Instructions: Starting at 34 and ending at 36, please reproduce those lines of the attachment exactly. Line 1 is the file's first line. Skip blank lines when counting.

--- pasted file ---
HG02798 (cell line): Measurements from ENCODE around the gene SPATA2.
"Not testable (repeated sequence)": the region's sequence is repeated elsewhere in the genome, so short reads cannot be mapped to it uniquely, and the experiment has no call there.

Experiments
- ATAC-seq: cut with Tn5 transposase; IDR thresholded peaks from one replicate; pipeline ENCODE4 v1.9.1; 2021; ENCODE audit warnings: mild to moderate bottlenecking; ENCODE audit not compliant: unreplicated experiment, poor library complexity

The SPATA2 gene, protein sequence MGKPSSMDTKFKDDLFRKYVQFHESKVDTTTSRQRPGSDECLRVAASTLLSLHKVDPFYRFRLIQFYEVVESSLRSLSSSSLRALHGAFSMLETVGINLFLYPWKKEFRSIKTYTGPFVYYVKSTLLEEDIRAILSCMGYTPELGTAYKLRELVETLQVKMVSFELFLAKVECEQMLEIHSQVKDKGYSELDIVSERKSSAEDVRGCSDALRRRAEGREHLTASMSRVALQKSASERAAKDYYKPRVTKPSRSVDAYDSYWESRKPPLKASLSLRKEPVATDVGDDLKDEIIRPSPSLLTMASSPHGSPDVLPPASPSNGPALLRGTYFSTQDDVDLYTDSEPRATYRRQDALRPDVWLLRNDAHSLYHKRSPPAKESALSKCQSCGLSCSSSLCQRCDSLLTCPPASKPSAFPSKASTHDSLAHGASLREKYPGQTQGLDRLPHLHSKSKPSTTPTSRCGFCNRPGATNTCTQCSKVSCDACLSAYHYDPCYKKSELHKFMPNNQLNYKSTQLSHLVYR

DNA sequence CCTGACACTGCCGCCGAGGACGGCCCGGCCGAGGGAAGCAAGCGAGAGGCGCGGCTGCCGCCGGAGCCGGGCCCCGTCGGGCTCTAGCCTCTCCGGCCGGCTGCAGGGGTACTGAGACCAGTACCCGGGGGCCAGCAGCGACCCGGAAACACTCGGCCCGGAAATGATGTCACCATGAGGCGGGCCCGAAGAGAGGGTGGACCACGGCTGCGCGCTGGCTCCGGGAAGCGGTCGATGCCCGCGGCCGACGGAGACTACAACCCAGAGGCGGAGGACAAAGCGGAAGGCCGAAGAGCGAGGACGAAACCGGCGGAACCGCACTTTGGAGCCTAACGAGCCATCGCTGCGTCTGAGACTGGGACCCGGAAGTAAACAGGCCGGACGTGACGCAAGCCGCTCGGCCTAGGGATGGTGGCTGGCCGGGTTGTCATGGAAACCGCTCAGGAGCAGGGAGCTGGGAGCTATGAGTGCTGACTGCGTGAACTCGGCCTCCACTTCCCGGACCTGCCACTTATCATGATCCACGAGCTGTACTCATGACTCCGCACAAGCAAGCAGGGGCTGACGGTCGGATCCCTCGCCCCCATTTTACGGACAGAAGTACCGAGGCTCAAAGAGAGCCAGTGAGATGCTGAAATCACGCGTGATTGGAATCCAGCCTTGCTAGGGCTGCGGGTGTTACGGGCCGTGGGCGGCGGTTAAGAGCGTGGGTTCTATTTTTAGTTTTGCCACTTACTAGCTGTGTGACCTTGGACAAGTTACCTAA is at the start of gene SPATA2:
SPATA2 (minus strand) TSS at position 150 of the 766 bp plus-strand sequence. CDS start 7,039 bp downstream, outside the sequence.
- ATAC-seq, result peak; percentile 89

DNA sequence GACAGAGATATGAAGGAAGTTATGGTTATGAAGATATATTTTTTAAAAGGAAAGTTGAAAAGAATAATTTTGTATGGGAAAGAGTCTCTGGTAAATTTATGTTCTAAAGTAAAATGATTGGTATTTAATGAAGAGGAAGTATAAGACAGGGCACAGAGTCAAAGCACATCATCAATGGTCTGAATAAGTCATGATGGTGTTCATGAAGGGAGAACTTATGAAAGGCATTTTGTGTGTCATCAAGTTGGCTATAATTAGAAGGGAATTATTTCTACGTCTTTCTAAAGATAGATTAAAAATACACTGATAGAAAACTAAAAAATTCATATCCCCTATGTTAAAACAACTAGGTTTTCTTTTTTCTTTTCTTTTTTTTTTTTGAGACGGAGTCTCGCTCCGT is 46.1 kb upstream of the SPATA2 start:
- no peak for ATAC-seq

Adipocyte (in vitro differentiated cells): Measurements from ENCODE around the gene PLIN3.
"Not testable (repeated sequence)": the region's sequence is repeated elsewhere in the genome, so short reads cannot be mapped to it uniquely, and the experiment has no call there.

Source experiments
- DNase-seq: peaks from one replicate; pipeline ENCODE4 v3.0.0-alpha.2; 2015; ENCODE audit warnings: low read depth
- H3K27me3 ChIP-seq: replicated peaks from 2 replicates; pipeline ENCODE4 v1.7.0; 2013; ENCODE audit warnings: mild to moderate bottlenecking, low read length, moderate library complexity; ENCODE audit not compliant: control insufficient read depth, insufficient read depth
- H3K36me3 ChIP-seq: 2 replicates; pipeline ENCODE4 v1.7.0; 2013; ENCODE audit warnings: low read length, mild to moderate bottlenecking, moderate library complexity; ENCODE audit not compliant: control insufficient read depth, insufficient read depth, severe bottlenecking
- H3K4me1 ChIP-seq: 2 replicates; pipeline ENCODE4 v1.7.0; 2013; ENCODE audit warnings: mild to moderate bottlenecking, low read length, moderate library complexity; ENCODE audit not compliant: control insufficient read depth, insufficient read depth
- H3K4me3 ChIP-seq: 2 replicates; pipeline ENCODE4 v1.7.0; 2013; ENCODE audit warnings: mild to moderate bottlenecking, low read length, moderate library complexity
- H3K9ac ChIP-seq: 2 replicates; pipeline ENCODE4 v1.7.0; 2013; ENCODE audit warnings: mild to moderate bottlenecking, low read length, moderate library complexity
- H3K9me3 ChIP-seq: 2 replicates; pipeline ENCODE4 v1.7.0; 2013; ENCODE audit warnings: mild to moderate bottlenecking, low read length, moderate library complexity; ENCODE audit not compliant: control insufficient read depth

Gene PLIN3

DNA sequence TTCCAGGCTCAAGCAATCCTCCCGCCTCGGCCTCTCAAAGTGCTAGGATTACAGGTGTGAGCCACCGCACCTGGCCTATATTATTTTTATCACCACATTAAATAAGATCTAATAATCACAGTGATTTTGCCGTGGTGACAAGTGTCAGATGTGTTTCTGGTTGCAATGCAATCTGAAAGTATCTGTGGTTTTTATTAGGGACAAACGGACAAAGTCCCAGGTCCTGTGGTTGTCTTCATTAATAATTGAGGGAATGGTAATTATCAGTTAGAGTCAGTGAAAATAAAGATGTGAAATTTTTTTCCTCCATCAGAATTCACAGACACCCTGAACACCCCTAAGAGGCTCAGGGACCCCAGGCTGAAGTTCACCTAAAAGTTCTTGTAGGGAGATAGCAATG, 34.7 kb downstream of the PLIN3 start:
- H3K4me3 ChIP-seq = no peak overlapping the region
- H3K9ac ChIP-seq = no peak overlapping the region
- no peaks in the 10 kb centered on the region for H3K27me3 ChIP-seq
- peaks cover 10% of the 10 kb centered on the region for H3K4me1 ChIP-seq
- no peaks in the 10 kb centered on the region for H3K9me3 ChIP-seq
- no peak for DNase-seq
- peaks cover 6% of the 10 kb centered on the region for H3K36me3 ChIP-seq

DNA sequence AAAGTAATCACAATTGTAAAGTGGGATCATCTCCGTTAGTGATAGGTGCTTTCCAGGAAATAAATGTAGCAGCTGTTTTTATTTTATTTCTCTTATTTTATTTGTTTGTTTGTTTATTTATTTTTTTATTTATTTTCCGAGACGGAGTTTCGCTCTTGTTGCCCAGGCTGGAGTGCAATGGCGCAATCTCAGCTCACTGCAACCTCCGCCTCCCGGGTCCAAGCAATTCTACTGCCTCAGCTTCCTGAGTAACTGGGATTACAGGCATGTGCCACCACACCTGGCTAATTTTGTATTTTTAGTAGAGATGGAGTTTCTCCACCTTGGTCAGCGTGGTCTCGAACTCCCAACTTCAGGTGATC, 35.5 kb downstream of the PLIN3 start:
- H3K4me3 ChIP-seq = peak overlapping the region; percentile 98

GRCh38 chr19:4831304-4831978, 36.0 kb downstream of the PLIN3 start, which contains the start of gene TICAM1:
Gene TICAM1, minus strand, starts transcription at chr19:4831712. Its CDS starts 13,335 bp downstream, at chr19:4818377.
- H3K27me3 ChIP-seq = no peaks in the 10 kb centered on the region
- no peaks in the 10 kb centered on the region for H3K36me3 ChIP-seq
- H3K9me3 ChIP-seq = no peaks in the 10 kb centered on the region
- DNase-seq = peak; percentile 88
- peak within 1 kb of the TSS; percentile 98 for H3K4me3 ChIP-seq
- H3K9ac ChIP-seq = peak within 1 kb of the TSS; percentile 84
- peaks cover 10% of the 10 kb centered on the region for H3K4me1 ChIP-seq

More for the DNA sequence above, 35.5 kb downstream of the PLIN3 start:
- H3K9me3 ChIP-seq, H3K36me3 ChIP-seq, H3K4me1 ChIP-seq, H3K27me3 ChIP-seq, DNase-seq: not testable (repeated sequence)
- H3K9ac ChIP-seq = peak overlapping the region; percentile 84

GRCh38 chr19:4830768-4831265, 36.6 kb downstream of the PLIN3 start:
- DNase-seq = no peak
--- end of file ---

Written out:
- H3K27me3 ChIP-seq = no peaks in the 10 kb centered on the region
- no peaks in the 10 kb centered on the region for H3K36me3 ChIP-seq
- H3K9me3 ChIP-seq = no peaks in the 10 kb centered on the region